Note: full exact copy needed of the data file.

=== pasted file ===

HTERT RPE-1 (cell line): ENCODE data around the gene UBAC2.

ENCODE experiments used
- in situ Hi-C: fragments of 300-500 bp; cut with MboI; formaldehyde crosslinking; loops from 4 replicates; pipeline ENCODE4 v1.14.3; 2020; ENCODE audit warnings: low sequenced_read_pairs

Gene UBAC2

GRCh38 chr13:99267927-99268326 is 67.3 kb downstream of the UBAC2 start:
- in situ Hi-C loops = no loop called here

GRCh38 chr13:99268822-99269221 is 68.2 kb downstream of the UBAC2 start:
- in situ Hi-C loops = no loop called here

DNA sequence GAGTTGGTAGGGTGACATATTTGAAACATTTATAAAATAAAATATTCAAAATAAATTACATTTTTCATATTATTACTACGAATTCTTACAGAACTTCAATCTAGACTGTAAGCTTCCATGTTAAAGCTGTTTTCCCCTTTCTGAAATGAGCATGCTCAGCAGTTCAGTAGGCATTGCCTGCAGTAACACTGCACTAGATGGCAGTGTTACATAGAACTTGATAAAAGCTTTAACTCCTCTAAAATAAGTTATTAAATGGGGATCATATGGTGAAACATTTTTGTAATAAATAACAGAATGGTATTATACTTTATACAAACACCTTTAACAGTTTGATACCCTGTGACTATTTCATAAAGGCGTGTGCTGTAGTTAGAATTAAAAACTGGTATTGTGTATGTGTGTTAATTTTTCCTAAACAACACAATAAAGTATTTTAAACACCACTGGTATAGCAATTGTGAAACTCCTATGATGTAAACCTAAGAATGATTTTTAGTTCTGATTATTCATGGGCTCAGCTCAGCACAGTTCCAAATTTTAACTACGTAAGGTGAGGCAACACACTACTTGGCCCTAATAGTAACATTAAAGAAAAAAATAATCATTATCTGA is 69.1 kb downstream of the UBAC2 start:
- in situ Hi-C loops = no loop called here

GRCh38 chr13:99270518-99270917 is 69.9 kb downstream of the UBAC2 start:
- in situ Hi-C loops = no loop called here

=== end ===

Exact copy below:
HTERT RPE-1 (cell line): ENCODE data around the gene UBAC2.

ENCODE experiments used
- in situ Hi-C: fragments of 300-500 bp; cut with MboI; formaldehyde crosslinking; loops from 4 replicates; pipeline ENCODE4 v1.14.3; 2020; ENCODE audit warnings: low sequenced_read_pairs

Gene UBAC2

GRCh38 chr13:99267927-99268326 is 67.3 kb downstream of the UBAC2 start:
- in situ Hi-C loops = no loop called here

GRCh38 chr13:99268822-99269221 is 68.2 kb downstream of the UBAC2 start:
- in situ Hi-C loops = no loop called here

DNA sequence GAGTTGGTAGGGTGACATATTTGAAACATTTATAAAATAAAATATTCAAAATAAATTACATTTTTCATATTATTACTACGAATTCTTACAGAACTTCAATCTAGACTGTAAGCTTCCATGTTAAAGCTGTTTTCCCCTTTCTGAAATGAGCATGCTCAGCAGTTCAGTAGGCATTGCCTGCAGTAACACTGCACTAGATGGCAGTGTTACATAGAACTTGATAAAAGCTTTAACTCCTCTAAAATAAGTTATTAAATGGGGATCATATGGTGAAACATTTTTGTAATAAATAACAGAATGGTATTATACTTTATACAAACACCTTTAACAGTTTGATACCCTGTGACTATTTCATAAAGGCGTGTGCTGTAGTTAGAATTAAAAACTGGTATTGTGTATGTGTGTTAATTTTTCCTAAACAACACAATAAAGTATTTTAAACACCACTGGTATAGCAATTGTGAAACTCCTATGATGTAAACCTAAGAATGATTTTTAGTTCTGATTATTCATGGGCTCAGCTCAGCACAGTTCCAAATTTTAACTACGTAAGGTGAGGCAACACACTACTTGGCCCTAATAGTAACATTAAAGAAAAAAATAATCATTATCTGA is 69.1 kb downstream of the UBAC2 start:
- in situ Hi-C loops = no loop called here

GRCh38 chr13:99270518-99270917 is 69.9 kb downstream of the UBAC2 start:
- in situ Hi-C loops = no loop called here